Sharon McKinley (Columbia, MD), Certified klutz at 21, folk dance addict at 22, Sharon has had a 40-year love affair with folk music and dance. Sharon has enthusiastically embraced English country dance, morris, contra dance, and rapper. A chance encounter with Sacred Harp on the radio led to many years of singing with a local group. A member of the Baltimore Folk Music Society since 1987, Sharon has served as its English Dance Chair, and has co-chaired the BFMS English ball more times than she can count. She likes to give back to her local organizations, and is involved in three different communities. Sharon also calls ECD. It is so rewarding to help motivate an entire roomful of people to have fun! Sharon loves watching beginners enjoy their first dance, grooving to wonderful live music, singing with friends, the feeling of family in her local community and across the country, and especially the infectious joy of sharing music and dance with others. Serving CDSS seems like the logical next step in the love affair.
Sharon recently retired after 32 years as a librarian, the last 24 of them as a music cataloger, playing with the fabulous collections at the Library of Congress. In theory, this gives her more time to devote to her dance and music passions.
John Mayberry (Toronto, ON) grew up in a family full of music and dance. The story is that he was first taken to a dance in a basket at two weeks old, and early home movies show him at 6 in full Swedish costume at a Swedish dance festival in Tokyo. Early exposure to the Weavers, etc. led to a life-long love of traditional song, which combined with a teen-aged infatuation with mime and juggling resulting in several years working with the Poculi Ludique Societas, a scholarly medieval theatre group. This experience also developed three other life-long vocations: carpentry, leading to building scenery and props for theatres and then to teaching undergraduates in university theatre programs; Morris dancing, leading to his dancing with The Toronto Morris Men as the Fool, and mummers’ plays, leading to writing, performing and studying them.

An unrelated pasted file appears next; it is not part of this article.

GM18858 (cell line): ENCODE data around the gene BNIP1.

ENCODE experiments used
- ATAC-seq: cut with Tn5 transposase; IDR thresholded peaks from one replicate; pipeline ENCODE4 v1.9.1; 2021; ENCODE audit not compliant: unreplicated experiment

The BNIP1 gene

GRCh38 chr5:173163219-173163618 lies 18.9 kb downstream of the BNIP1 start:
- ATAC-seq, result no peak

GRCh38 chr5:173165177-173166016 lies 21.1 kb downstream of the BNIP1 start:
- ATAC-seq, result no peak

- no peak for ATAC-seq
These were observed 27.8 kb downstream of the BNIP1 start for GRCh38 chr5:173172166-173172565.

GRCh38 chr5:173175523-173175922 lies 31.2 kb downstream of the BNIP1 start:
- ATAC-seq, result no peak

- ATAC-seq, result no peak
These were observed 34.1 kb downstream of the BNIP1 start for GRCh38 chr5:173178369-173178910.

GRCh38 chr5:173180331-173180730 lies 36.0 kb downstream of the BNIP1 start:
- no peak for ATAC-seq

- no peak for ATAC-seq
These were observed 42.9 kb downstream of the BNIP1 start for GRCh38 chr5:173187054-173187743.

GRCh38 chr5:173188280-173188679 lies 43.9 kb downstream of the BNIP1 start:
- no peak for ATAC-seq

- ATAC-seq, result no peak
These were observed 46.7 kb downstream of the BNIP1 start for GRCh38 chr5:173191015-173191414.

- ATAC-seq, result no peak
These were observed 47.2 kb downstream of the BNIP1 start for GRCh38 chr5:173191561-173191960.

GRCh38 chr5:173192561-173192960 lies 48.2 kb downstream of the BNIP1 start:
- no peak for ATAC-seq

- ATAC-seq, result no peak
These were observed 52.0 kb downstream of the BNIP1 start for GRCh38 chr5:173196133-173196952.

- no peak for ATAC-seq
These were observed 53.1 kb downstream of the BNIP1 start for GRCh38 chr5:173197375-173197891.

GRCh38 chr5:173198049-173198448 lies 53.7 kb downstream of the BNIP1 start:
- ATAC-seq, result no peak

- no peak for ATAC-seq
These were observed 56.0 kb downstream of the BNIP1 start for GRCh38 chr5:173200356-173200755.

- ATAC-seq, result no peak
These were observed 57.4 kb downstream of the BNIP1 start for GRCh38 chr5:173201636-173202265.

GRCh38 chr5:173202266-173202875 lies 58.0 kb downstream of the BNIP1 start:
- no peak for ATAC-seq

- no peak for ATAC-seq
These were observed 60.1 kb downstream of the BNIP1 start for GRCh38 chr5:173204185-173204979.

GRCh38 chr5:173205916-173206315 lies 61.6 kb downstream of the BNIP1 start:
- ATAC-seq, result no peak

He is now an Associate Professor in the Department of Theatre and also Academic Advisor of Winters College, at York University in Toronto. He and his wife Laurie Cumming have been on staff at CDSS Family Week, Campers’ Week, English Week, and Ogontz Family Week where they have also been Program Directors. They have been on staff at Boston Centre July Fourth Weekend and English and Scottish Session at Pinewoods, as well as Berea Christmas Dance School and Algoma Traditional Music and Dance Family Camp. John has served on the Board of Directors of The Canadian Institute for Theatre Technology and also that of Theatre Ontario, a not-for-profit association supporting all aspects of theatrical activity in the province. He is Vice-Chair (and former Chair) of the Technology Commission of OISTAT (Organisation Internationale des Scénographes, Techniciens et Architectes de Théâtre). He currently dances Irish sets, contra and English as often as possible. A 2005 trip with the Toronto Morris Men, invited to dance in the carnival parade in Santiago de Cuba, sparked his current passion, Afro-Cuban dance, especially the dances of Ellegua the trickster.
Donald Hughes (Rougemont, NC) (2-year, completing a 3-year term) a long term resident of the Triangle Region of North Carolina, started contra dancing in the mid 80’s. He was introduced to CDSS through English and American Week at Buffalo Gap. Going to camp was a delightful and new experience. Soon he wanted to help out. Being a builder and carpenter, he could make a direct contribution to the camp with construction work. At that point Donald was beginning to realize the power of the work CDSS was doing, bringing people into the fold over the course of their lifetimes, providing a continuity and growth and learning. This was especially notable with the young, seeing children grow up, form attachments, acquire consciousness and grace. Donald has been highly involved in his local contra and English dance organizations, serving in many capacities and on the boards. His work has included being treasurer, facilities management and development, web design, financial systems planning, reworking of articles of incorporation and bylaws, event planning and implementation, nominations, and being a local CDSS scholarship liaison. Teaming with his wife Gail, he developed and put together the Southeast Dance Leadership Conference in 2010, co-sponsored by CDSS and the local groups. Donald’s professional career has included construction, design, teaching, community organizing, non-profit development, photography, and film production. Donald and Gail live in an energy-efficient house he built, designed for dancing at home.